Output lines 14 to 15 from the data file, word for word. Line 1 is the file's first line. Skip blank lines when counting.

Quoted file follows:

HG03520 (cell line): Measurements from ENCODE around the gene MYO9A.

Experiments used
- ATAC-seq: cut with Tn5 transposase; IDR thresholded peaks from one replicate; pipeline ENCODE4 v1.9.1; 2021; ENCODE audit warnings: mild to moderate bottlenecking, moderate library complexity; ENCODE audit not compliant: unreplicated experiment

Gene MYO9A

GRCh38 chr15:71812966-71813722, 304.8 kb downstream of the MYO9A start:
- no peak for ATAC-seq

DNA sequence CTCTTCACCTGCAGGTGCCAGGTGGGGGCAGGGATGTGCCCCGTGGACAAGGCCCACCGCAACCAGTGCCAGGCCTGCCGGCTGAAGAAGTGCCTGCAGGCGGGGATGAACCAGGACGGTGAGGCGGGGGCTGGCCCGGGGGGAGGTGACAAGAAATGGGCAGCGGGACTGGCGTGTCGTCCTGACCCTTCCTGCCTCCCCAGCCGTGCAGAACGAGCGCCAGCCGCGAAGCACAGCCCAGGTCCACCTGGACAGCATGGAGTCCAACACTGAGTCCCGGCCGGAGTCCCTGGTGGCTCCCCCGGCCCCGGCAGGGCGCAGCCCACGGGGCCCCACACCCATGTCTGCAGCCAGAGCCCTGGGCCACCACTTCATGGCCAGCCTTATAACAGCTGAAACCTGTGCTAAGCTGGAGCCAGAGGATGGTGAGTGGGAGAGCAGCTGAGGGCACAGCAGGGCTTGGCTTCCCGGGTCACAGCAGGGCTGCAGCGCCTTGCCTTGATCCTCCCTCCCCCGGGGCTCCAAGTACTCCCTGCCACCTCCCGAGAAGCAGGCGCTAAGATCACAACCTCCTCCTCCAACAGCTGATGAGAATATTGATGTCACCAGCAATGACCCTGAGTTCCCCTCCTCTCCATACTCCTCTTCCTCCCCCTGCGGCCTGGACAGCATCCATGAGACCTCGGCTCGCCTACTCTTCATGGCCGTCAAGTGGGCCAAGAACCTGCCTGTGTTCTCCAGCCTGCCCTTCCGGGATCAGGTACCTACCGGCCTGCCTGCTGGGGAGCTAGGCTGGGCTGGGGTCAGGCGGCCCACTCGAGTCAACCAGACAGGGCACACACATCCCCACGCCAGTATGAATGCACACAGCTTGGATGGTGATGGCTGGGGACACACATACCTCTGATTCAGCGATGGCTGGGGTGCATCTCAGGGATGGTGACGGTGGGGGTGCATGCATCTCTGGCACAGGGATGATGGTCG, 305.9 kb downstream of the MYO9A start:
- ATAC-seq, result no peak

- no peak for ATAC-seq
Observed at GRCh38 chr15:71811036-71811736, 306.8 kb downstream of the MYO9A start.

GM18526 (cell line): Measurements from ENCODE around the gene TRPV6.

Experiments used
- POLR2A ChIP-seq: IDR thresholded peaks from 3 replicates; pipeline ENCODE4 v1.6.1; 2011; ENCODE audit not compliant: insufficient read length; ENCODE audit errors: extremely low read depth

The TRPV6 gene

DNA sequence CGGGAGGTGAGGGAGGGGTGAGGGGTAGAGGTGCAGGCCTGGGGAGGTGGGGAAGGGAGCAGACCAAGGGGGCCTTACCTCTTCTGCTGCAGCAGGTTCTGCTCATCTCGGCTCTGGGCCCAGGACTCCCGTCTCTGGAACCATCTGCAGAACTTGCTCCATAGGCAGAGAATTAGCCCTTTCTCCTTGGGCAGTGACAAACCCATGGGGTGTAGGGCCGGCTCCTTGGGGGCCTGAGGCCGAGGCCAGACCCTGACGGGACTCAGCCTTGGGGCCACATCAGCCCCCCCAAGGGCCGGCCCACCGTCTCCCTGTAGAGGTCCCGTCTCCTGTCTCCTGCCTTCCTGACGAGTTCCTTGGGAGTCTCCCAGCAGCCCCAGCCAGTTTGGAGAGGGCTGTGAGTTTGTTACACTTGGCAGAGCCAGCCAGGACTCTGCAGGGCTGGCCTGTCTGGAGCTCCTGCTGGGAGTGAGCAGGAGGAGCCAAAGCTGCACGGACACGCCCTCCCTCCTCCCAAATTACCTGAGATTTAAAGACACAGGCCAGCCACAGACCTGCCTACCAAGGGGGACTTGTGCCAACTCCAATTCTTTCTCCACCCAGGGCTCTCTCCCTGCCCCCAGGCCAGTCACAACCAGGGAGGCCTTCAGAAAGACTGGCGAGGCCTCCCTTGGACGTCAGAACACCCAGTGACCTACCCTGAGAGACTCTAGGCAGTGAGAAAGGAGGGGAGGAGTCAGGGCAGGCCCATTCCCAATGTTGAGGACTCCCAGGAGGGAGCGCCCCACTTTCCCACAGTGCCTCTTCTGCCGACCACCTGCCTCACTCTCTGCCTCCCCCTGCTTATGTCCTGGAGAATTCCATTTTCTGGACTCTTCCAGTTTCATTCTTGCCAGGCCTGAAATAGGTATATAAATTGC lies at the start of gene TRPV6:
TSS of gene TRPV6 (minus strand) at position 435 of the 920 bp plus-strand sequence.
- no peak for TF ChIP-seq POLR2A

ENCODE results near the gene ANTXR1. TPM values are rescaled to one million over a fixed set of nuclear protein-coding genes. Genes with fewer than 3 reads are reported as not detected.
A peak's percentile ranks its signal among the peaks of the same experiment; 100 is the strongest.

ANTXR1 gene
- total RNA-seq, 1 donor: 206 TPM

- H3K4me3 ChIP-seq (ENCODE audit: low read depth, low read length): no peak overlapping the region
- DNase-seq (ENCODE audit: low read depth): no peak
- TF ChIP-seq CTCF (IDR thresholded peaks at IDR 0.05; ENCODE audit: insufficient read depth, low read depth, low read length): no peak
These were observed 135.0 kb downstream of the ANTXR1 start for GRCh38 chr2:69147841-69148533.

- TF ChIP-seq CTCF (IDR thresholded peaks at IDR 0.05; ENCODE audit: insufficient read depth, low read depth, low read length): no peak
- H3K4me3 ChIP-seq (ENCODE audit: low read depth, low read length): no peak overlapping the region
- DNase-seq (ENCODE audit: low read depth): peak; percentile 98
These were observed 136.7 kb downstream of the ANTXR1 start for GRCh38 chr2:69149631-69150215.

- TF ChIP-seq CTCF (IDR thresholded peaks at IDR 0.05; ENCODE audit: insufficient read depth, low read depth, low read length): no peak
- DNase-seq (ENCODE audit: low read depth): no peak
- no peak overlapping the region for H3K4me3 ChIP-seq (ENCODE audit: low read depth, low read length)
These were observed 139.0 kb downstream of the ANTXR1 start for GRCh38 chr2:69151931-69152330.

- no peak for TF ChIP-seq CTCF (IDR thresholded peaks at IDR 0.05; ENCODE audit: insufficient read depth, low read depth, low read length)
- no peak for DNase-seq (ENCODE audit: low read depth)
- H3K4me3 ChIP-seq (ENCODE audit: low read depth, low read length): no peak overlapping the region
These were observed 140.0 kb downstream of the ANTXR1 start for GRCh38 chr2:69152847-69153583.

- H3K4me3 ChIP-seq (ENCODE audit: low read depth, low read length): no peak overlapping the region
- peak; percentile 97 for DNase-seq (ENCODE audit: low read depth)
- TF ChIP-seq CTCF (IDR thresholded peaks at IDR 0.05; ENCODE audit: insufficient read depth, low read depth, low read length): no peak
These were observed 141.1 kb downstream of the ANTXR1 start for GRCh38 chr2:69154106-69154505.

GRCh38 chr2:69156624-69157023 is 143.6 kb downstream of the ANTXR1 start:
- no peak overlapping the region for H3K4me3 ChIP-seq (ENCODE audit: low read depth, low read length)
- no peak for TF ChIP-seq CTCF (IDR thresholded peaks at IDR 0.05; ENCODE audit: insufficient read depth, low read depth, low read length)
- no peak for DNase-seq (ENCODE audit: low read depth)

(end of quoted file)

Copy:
The TRPV6 gene

DNA sequence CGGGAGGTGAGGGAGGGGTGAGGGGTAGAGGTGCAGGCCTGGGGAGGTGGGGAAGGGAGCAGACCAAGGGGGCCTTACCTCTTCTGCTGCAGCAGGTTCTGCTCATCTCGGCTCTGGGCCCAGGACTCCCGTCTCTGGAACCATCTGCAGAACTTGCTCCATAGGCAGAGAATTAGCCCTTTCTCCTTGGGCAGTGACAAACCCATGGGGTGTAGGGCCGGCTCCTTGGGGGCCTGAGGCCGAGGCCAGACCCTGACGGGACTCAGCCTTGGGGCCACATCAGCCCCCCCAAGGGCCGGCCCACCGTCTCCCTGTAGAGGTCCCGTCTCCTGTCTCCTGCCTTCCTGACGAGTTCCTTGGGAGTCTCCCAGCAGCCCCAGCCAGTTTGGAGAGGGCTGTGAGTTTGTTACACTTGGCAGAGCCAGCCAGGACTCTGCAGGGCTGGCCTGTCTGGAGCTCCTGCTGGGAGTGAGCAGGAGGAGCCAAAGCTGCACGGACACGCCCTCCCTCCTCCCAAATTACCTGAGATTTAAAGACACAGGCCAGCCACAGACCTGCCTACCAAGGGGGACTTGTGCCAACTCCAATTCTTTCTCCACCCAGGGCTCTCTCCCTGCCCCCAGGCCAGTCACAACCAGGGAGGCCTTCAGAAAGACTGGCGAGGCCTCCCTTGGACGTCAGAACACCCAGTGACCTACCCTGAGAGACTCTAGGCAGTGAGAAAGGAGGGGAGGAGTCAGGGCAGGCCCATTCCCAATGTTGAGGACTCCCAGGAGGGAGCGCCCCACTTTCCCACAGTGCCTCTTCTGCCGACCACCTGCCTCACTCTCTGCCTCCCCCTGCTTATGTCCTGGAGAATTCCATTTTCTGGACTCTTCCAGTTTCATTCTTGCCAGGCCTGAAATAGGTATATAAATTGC lies at the start of gene TRPV6: